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I: Vancomycin & the Nephrocidal Maniacs

Vancomycin was first isolated in 1953 by Edmund Kornfeld from a soil sample collected from the jungles of Borneo by a missionary. It is produced by the soil bacterium Amycolatopsis orientalis. It was first licensed for use in patients with penicillin resistant Staph infections in 1958. Yes, vancomycin has been around longer than the Beatles! The patent for vanc expired decades ago, and therefore it is as cheap as chips, a few dollars for an ampoule.

Vanc is a glycopeptide which acts by interfering with the cell wall synthesis of Gram positive organisms. It has almost no action against Gram negative bacteria.

Vanc became popular back in the days when Staph started becoming resistant to good-old-fashioned penicillins. However, it was not a holy grail as it came with a lot of side effects such as red-man syndrome, ototoxicity and renal injury. Of course, we then developed the narrow-spectrum B-lactam agents like flucloxacillin which were easier to use and has fewer side effects… so vanc remained a second- or third line option.

Enter MRSA – the new and improved Staph that eats fluclox (methicillin) for brunch. Here in the Broome the last decade has seen MRSA change from an occasional, hospital-acquired annoyance into an omnipresent, community suberbug. This is a big problem.

Our usual strategies have become redundant, we are having to use more and more toxic antibiotics to fix our patients – particularly the septic folk. Fortunately for us, our local variety of MRSA remains relatively sensitive to agents such as doxycycline and trimethoprim/Sulfamethoxazole. But… when we really want to kill that MRSA ASAP we turn to VANCOMYCIN.

So that is the history of MRSA and Vanc… but what about our patients. For us, this situation with MRSA and vancomycin results in a “perfect storm” – we treat a population of patients who are vulnerable. Vulnerable to the serious Staph infections AND the side effects of vancomycin. Renal failure (often undiagnosed) is common and even our healthy patients are often “renal frail”. When one looks at a list of the risk factors for Vancomycin Toxicity – it does look like a sketch of our local patients.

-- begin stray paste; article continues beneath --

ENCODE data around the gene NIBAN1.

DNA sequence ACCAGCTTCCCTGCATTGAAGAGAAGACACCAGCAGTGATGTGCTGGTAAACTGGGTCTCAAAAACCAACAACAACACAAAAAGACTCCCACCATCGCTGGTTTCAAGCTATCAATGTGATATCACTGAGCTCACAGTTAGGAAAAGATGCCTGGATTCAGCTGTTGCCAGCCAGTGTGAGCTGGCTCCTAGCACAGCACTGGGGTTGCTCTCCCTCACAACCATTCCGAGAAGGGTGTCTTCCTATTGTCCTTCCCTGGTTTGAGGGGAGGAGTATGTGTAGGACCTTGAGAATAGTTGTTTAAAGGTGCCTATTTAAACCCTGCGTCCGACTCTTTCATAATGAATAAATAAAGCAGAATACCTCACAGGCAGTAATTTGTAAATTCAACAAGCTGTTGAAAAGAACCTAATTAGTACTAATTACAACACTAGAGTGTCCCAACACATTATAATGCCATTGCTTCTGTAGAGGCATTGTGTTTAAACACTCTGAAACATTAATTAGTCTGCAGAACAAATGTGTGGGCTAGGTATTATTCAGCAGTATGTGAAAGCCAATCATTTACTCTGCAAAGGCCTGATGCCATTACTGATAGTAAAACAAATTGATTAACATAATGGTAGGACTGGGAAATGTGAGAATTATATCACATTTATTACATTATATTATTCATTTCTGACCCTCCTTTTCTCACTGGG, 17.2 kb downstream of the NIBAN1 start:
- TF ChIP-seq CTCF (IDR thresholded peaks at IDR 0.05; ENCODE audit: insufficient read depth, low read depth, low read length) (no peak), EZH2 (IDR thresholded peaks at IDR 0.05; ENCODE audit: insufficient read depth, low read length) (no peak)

• Hypertension
  • Obesity
  • Other meds such as ACE-I, diuretics, NSAIDs
  • Concomitant use of Tazocin (pip-taz), gentamicin, cefipime, aciclovir
  • requiring vasopressors for support / low output state
  • trough levels > 15 mg/l

Of course, then there is us. The doctors who are prescribing this drug. Vancomycin consistently tops the list as a “high risk” medicine for dose errors, simple calculation errors, failure of adequate monitoring or mis-timed monitoring. Most small hospitals do not have access to lab levels and this means we are often late in our titration and may miss the window to prevent overdoses despite our best efforts. It is a tricky drug to use and when your institution is unfamiliar then it can be a huge problem.

So how are we going to deal with this wicked problem? I have been taking a deep dive into the literature and have explored a few new or alternative strategies that may help us to do better for our patients. We need to start with a bit of pharmacology and kinetics… fun! If you really want to put the fun back into Pharm then check out this blog at Tl;dr Pharmacy….The most fun blog on Vanc pharmacokinetics I have ever read!

If you are interested in this topic then I have a case discussion coming out soon to try and illustrate a lot of the pitfalls and errors that we can make when doing Vanc prescribing. In the meantime, you might want to check out the latest Therapeutics Guidelines put out in Australia. The new eTG has a revised set of guidelines for vancomycin use.

I have a few ideas about how we might be able to do better with vancomycin and maintain its safety… at least until something better comes along. FYI: there are few newer drugs out there on the horizon that have yet to trickle into our mainstream practice… my guess is that Vanc will be superseded in the next 5 – 10 years. It has had a good run and outlasted most of the Beatles.

Before we get to the case I would love to hear your experiences with vancomycin, its uses and complications. Let me know on the comments.

Casey

Comments

  1. I remember one of my last cases in Kununurra involved a young indigenous women who presented in the wee hours of the morning with severe lower limb cellulitis / sepsis / possible septic arthritis and was treated with IV flucloxacillin and vancomycin. She required transfer to Broome after a day or two of admission. I only discovered many weeks later that she also developed an acute kidney injury secondary to the Vancomycin at an antimicrobial meeting (by chance). She had been treated with the appropriate dose of vancomycin and levels were taken prior to the fourth dose, but due to the offsite measurement of drug levels by the time vanc levels are available they are often not clinically useful (vancomycin usually ceased / AB therapy rationalised). She required follow-up and monitoring for a persisting AKI. There were a number of issues with this case:
    – Multiple risk factors for nephrotoxicity with vancomycin but no better alternative for severe sepsis empirical therapy.
    – Poor availability of monitoring drug levels through therapy in a setting where it is frequently used.
    – Feedback to the initial treating doctors about the adverse reaction and need for follow-up (the issue here was multiple organisations providing care – Aboriginal health service, government service, private GP clinic)

    • Hi Aaron- great to hear from you.
      Yes, that sounds like a classic Kimberley case where the logistics of monitoring make even the best efforts dangerous to dose!

      I think there is a better way… watch for next few posts on this
      C

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